“The Rural Business Enterprise Grant program (RBEG) is one of the most flexible economic development opportunities offered by USDA Rural Development.” Those words from New Mexico State Director Terry Brunner kicked off a webinar workshop recently to discuss the RBEG program and how to apply for funds.
In the past, here in New Mexico, the RBEG has been used to fund business incubators, feasibility studies, business plans, and it has financed technical assistance programs for business development.
Earlier this month, the staff from Rural Development’s State Office in New Mexico hosted a workshop that gave a complete overview of the RBEG program explaining the funding is made available to public bodies, nonprofit organizations, public and private nonprofit institutions of higher education, and Indian tribes to facilitate and finance the development of small and emerging private business enterprises in rural communities and cities up to 50,000 in population.
The grant funds can be used to finance and facilitate the development of small, private, business enterprises which is any private business that employs 50 or fewer new employees and has less than $1 million in projected gross revenues. The RBEG funds can also be used to pay for technical assistance for such things as feasibility studies, business plans, business development training, or workshops.
Last fiscal year, USDA Rural Development provided $283,000 to assist six New Mexico recipients. USDA Rural Development in New Mexico is currently accepting applications for the Rural Business Enterprise Grants (RBEG) program until close of business, Friday, April 12, 2013.
Meanwhile, In Wisconsin, USDA Rural Development staff hosted a roundtable discussion on revolving loan fund (RLF) availability with stakeholders from across the state. Rural Development Wisconsin State Director Stan Gruszynski began the roundtable by providing an overview of the purpose of the discussion, to bring everyone together to facilitate a conversation that would foster new partnerships and investments in rural communities across the state.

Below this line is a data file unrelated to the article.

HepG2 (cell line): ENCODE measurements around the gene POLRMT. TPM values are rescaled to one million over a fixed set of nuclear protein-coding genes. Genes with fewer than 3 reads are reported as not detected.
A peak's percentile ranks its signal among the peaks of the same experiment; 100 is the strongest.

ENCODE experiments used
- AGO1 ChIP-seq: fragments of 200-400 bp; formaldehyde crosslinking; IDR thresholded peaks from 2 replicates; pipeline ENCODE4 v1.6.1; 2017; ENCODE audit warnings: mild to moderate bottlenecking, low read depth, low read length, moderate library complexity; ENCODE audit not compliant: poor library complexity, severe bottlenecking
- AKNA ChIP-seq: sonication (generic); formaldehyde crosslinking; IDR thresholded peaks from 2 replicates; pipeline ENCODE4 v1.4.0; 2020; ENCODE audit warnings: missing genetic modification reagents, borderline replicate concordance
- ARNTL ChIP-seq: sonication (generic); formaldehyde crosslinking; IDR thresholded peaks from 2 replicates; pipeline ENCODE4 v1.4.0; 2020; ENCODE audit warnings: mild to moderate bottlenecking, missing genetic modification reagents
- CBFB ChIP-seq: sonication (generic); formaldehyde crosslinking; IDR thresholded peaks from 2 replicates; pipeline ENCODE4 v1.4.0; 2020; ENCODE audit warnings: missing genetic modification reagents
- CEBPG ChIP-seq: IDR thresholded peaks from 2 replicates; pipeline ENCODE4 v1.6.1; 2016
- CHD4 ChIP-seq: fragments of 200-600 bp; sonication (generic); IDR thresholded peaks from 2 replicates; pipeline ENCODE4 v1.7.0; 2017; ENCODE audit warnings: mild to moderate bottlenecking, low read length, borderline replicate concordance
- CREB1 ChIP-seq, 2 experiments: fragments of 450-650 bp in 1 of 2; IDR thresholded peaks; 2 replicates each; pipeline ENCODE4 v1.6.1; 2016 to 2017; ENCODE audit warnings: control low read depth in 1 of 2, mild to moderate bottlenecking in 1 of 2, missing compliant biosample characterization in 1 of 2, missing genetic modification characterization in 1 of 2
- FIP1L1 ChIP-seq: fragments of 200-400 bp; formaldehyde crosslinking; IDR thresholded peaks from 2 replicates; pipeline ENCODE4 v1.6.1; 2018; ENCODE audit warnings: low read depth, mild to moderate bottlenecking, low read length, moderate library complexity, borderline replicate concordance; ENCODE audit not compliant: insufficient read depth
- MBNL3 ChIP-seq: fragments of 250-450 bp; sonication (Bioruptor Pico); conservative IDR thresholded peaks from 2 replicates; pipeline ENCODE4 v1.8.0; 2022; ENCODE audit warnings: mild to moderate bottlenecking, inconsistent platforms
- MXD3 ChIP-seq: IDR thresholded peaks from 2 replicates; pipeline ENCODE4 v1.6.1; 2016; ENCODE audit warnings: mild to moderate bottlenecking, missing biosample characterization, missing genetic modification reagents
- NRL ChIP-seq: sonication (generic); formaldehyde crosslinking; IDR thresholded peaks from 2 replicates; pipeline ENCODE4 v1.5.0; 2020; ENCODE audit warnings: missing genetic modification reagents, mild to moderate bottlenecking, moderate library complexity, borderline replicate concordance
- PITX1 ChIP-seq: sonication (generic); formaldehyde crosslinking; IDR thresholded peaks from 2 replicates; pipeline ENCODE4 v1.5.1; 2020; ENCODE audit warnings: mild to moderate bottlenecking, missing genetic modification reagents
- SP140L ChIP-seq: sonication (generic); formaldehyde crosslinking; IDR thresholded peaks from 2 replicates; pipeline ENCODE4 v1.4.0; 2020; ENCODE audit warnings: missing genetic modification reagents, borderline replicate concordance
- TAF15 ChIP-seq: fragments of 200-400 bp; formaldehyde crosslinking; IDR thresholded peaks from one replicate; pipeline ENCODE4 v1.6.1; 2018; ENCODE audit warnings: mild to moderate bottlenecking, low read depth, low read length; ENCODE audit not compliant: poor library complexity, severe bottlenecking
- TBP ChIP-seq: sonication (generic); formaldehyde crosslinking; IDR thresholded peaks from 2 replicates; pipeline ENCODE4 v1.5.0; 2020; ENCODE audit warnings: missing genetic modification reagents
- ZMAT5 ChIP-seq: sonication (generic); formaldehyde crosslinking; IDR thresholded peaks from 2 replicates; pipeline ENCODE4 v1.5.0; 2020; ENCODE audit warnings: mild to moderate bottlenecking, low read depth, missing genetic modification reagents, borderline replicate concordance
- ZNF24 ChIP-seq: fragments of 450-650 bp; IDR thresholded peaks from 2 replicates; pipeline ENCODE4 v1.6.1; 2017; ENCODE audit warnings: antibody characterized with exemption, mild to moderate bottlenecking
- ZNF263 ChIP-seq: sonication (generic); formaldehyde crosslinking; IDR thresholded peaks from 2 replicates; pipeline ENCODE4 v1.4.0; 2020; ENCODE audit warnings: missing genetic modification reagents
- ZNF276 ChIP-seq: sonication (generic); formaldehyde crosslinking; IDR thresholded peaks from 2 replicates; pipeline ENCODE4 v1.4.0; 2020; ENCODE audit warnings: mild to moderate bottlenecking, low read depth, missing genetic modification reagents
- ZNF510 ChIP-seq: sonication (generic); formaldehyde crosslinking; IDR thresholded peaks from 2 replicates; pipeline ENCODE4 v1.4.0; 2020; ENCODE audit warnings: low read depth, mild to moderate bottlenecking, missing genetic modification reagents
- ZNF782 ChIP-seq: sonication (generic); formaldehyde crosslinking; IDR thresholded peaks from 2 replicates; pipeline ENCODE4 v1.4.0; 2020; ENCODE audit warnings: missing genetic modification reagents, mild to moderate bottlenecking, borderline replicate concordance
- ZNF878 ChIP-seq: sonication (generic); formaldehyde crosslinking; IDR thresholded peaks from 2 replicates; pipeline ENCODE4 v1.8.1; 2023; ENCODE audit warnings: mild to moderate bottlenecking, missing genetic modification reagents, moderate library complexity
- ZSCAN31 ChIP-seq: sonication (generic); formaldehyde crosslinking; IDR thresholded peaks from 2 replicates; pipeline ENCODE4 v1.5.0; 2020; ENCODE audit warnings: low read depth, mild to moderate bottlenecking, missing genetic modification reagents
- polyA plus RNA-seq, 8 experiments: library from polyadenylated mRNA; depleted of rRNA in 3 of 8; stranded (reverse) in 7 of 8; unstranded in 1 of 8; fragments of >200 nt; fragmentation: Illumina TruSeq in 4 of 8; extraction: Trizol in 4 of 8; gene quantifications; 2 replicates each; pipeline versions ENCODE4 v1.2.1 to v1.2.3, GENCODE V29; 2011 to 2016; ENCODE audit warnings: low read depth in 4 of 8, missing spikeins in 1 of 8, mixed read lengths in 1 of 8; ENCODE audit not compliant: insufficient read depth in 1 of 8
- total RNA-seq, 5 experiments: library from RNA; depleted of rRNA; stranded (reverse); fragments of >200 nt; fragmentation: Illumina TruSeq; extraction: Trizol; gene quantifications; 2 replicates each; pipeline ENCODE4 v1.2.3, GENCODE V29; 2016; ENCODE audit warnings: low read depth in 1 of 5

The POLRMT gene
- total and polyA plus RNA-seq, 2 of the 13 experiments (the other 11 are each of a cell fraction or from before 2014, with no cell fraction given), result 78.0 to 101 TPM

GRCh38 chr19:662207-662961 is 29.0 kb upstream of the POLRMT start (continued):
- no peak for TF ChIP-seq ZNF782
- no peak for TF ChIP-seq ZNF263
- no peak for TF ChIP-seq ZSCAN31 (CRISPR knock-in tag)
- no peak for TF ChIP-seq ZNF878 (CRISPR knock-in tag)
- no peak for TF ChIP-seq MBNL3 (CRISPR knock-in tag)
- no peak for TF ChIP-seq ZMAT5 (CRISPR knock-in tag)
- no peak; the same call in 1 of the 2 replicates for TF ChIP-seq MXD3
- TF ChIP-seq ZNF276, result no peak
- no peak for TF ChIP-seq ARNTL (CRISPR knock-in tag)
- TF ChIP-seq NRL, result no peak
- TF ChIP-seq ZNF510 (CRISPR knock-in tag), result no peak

One attendee said, “There is high demand for lending opportunities across Wisconsin, but high administrative costs that are not included in the program funding has made it difficult to reach potential projects and provide the necessary technical assistance to ensure success.” Another attendee noted, “Small businesses grow faster with this type of assistance, which lead to higher skilled and higher wage jobs. And it is the growth of these small businesses that will help the economy to recover.”
RLF lending programs aim to help new and existing business owners to become financially independent and eventually to become eligible for loans from commercial banks. RLFs are also an excellent source of gap financing; filling the gap between the borrower’s equity injection and the funds available from other traditional lending sources. Since 2009, USDA Rural Development has assisted in creating or saving nearly 11,800 jobs across the State of Wisconsin through its business programs.
To find out about how to apply for support from USDA business development programs in your state, click here.
Information on the RBEG program can be obtained on our website.